Linda Henman

Dr. Linda Henman is one of those rare experts who can say she’s a coach, consultant, speaker, and author. For more than 30 years, she has worked with Fortune 500 Companies and small businesses that want to think strategically, grow dramatically, promote intelligently, and compete successfully today and tomorrow. 

the ceo magazine, business growth,

As my clients began to emerge from the global economic turmoil that began in 2008, they indicated they had learned numerous lessons—the most important one: When leaders make good decisions, little else matters. When they refuse to make decisions, or show a pattern of making bad ones, nothing else matters. As I helped these leaders position themselves for the new economy, I began to see what others didn’t see.

the ceo magazine, personal growth,

What is this comfort zone we hear so much about, and where did it originate? You’ll hear people describe their comfort zones differently, but my clients tend to describe it as an emotional state where things feel familiar—a place where they experience low levels of anxiety and stress. When we’re in our comfort zones, we have minimum uncertainty, scarcity, and vulnerability. We feel in control there; we’re relaxed; and our basic needs have been met.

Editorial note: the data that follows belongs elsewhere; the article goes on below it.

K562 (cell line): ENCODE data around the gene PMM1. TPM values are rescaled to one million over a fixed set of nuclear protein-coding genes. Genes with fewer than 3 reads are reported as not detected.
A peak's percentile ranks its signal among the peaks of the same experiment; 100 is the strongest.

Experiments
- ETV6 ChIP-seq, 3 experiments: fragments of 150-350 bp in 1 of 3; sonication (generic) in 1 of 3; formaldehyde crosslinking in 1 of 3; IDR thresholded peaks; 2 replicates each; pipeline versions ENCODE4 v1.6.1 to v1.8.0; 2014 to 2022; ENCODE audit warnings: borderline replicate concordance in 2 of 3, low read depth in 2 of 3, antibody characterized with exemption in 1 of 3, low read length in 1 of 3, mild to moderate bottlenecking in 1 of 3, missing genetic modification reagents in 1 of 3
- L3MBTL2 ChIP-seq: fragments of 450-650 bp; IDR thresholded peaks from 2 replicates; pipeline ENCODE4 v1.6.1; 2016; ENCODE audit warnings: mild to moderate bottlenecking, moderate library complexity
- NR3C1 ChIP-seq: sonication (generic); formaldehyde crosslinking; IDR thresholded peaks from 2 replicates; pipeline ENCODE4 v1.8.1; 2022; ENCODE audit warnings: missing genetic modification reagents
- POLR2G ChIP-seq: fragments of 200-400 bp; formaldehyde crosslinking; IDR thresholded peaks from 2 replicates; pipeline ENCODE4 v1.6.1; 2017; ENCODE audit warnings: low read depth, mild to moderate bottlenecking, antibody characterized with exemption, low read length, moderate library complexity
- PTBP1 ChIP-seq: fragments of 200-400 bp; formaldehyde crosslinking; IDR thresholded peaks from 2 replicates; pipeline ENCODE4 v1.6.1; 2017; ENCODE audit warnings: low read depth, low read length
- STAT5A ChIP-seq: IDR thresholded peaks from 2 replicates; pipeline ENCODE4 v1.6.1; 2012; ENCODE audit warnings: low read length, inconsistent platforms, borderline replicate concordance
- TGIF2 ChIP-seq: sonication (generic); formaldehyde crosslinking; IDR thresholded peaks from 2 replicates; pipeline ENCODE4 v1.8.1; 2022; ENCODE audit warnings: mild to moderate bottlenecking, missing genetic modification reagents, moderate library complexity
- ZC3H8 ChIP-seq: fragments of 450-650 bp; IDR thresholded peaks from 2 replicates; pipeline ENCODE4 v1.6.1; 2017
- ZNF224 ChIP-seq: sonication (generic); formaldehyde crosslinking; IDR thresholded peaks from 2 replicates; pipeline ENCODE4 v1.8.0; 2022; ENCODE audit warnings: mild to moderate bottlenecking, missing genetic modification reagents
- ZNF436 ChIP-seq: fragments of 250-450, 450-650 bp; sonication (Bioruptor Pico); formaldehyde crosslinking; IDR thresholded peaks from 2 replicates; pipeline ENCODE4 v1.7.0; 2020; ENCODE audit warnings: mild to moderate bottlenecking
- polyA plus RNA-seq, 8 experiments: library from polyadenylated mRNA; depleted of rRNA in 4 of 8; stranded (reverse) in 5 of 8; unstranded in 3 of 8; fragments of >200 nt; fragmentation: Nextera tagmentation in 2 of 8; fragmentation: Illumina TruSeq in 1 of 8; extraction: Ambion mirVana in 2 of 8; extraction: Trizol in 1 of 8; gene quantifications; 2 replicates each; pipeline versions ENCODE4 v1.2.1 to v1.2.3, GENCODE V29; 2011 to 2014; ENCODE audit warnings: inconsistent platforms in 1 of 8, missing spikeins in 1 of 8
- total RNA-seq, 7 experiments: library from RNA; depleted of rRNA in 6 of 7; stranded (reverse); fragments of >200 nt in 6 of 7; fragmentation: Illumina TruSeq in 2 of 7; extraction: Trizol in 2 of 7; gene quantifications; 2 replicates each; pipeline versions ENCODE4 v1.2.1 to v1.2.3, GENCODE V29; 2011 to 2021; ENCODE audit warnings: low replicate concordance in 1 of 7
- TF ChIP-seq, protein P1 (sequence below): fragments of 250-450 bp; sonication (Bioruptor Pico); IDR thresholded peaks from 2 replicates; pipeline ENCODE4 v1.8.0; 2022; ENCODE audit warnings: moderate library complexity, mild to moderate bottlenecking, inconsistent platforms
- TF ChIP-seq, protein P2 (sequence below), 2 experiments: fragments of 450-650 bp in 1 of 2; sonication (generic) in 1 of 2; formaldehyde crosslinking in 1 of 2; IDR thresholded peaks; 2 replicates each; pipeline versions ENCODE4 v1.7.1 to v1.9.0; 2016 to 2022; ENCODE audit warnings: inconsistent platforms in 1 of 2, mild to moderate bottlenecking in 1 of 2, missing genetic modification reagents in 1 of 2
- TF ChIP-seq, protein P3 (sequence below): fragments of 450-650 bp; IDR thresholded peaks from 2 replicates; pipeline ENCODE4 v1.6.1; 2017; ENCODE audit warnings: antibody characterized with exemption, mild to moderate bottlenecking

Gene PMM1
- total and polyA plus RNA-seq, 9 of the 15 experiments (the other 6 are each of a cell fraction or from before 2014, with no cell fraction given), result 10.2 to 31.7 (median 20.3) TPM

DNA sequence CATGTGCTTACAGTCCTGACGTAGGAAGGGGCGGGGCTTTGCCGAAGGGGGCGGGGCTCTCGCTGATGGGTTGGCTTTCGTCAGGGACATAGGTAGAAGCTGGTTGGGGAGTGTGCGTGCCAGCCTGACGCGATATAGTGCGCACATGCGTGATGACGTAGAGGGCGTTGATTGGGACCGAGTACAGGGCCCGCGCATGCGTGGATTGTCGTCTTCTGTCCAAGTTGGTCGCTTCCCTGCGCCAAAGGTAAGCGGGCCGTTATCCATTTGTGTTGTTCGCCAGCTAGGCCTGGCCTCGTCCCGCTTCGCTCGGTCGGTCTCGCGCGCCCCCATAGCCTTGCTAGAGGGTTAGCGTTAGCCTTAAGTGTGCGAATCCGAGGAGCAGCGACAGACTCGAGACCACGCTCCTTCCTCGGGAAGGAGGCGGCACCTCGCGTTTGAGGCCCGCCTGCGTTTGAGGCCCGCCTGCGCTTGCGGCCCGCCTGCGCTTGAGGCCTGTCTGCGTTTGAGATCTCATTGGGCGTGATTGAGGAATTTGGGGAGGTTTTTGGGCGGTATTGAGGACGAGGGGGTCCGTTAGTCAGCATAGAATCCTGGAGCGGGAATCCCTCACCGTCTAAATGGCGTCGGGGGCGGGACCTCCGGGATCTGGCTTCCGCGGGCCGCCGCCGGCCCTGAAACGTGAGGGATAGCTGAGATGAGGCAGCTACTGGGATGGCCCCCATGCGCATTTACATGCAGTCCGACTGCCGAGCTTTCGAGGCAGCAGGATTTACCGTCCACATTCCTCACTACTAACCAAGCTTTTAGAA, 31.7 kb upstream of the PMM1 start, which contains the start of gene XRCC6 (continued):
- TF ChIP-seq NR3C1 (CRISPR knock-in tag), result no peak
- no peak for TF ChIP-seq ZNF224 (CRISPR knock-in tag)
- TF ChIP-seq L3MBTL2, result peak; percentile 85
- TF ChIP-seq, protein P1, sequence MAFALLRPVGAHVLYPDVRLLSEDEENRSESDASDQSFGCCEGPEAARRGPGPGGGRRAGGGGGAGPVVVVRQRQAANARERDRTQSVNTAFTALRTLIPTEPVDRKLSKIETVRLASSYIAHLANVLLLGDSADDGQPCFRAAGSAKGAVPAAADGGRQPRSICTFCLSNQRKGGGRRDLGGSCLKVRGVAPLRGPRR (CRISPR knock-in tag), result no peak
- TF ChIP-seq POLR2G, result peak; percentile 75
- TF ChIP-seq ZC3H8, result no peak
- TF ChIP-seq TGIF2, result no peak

the ceo magazine,  risk-taking,

April 18, 2017 marked the 75th anniversary of the dramatic bombing of Japan that followed the attack on Pearl Harbor. On that day in 1942, at 8:20 in the morning, 16 B-25 bombers under the command of Jimmy Doolittle took off from the USS Hornet 750 miles from Japan.  In 1942, most experts found the notion of America—a county ill-prepared for any sort of warfare—making a direct assault on the Japanese superpower almost inconceivable. FDR disagreed.

the ceo magazine, decision making,

Early in 1998, my doctoral committee met to approve my dissertation proposal. Or, at least I thought that was the goal of the meeting. As it turns out, they met to discuss all the reasons for their disapproval: My research thesis was inconsistent; I had proposed a flawed research methodology; and I had formulated inane interview questions. After the meeting, I sat crestfallen and dejected in the lounge staring into space. A fellow doctoral candidate joined me and asked about my pained look. I explained the number of things my committee had agreed were wrong with my dissertation. She broke into a smile and said, “Linda, at least you got them to agree on a bunch of stuff!”

the ceo magazine, mental toughness,

Prior to the Patriots’ stunning comeback in Super Bowl 2017, quarterback Tom Brady answered the question about what makes his team so special: “Mental toughness.” He could have said exceptional physical strength, training, and superior talent, but he didn’t. What team that makes it to the Super Bowl doesn’t embody these? Mental toughness involves something else, something more.

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